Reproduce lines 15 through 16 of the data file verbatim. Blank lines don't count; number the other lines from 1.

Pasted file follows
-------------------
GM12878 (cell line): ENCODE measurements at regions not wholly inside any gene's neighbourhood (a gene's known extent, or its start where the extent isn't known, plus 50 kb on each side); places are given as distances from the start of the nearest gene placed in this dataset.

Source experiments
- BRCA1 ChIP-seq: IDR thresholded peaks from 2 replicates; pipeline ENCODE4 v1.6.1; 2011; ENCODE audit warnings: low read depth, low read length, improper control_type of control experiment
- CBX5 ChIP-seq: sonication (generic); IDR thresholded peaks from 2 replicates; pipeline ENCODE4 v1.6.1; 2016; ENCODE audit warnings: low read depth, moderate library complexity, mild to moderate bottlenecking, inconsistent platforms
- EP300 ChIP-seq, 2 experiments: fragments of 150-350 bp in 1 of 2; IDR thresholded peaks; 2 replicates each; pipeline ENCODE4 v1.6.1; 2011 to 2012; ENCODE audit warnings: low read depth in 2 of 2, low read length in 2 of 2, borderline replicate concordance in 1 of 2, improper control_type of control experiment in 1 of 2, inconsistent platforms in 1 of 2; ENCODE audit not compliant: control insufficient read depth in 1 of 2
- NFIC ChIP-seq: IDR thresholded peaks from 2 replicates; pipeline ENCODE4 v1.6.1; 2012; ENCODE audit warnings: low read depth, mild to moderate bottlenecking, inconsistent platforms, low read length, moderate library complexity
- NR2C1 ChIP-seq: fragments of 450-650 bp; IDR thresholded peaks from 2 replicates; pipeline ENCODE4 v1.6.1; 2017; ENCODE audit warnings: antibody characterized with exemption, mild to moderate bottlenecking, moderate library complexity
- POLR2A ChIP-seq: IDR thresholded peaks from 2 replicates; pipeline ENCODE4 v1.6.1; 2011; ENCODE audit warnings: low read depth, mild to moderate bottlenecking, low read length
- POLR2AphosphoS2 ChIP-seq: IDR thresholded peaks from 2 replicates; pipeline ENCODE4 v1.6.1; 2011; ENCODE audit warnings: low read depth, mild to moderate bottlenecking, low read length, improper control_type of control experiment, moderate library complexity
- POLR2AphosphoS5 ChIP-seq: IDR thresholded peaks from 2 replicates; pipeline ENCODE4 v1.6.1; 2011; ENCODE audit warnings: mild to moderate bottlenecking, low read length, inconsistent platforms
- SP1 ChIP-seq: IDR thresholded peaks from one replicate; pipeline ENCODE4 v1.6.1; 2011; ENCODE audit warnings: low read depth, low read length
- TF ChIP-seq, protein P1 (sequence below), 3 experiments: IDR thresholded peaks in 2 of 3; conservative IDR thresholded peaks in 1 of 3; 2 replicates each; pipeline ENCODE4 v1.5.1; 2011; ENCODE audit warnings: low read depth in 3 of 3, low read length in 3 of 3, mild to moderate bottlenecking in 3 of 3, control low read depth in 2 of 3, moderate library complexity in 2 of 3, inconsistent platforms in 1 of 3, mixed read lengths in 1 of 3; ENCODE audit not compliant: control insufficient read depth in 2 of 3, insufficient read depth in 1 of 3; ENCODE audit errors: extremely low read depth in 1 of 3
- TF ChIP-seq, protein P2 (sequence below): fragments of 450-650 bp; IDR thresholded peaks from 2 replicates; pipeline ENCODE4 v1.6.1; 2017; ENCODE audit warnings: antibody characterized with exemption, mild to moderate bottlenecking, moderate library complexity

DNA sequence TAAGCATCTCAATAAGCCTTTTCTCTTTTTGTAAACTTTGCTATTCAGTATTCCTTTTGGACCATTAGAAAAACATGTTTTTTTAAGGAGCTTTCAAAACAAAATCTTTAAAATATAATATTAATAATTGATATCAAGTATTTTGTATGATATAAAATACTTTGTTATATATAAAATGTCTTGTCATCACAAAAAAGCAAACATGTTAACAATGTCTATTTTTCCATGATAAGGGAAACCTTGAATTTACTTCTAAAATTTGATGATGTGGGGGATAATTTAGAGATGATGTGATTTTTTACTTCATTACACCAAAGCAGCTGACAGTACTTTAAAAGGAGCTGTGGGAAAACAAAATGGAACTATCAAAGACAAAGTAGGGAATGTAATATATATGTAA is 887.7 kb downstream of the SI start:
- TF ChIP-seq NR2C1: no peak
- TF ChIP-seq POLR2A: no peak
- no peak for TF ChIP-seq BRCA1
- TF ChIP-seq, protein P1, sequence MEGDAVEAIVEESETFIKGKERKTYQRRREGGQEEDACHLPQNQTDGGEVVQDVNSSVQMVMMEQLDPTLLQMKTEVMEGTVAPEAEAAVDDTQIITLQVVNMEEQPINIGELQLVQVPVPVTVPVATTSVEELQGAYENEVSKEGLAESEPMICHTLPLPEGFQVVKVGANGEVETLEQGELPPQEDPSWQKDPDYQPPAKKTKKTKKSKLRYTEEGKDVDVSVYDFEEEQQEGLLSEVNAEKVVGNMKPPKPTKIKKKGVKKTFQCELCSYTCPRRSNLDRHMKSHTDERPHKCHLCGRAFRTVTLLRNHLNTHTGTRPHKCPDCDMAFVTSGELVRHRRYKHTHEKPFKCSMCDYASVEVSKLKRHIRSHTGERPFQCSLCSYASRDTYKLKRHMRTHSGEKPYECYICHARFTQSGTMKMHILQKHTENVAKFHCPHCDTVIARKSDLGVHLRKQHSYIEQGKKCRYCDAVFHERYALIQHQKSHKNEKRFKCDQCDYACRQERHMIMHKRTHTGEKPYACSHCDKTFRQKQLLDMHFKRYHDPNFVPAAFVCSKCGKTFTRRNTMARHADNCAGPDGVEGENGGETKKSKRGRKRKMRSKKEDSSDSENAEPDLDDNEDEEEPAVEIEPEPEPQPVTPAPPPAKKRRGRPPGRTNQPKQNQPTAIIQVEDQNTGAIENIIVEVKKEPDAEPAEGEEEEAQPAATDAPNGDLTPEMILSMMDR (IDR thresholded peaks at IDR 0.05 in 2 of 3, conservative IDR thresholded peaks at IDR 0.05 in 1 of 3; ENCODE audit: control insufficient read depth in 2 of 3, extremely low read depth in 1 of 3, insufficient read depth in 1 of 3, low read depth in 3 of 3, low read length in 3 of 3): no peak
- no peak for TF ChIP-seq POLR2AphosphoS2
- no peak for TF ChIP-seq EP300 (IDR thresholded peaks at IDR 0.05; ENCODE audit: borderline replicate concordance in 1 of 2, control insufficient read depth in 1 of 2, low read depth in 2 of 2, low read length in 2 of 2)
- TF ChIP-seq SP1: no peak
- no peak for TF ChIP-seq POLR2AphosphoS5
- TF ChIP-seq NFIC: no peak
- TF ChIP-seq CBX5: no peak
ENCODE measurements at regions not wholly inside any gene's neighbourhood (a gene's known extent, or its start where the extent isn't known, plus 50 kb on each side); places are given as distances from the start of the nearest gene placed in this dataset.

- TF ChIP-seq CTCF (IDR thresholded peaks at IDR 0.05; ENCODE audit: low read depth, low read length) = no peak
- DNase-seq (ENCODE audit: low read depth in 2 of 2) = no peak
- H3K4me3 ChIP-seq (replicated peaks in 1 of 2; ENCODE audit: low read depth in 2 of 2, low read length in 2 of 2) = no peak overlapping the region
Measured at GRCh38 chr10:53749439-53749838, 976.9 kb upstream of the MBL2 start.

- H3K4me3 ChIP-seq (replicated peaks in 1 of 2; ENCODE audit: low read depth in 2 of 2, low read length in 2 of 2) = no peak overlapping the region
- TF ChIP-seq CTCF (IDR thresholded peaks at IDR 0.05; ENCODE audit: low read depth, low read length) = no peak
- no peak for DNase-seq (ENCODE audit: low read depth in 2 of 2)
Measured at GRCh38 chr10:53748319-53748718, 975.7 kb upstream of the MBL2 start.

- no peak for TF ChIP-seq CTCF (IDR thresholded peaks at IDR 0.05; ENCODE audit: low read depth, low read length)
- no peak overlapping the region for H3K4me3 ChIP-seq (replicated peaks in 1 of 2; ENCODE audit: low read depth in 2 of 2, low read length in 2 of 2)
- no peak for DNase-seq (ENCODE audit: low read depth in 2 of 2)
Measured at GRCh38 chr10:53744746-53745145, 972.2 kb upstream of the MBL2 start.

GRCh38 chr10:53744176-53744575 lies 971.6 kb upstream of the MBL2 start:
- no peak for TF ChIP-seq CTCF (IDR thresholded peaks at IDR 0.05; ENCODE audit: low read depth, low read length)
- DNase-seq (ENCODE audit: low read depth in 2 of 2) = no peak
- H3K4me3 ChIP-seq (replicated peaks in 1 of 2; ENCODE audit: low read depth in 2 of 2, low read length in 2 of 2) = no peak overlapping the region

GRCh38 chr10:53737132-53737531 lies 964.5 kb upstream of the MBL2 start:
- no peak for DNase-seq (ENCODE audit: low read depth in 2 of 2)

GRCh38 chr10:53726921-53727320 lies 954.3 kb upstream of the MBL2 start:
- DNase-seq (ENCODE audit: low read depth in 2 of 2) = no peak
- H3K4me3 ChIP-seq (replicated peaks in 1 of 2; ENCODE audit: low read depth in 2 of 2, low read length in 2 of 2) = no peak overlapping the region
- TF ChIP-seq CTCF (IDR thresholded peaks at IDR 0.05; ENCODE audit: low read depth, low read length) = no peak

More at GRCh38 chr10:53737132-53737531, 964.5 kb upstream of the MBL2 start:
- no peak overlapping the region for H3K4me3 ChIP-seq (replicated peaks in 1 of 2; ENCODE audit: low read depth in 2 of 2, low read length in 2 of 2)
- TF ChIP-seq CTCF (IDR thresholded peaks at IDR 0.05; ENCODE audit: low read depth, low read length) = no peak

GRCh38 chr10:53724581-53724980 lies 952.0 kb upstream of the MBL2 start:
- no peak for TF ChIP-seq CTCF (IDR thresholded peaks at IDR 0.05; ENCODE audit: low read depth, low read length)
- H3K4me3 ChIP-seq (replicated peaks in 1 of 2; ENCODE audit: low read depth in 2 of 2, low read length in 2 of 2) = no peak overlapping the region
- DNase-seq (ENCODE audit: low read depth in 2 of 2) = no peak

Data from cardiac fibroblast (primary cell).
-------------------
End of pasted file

- TF ChIP-seq NR2C1: no peak
- TF ChIP-seq POLR2A: no peak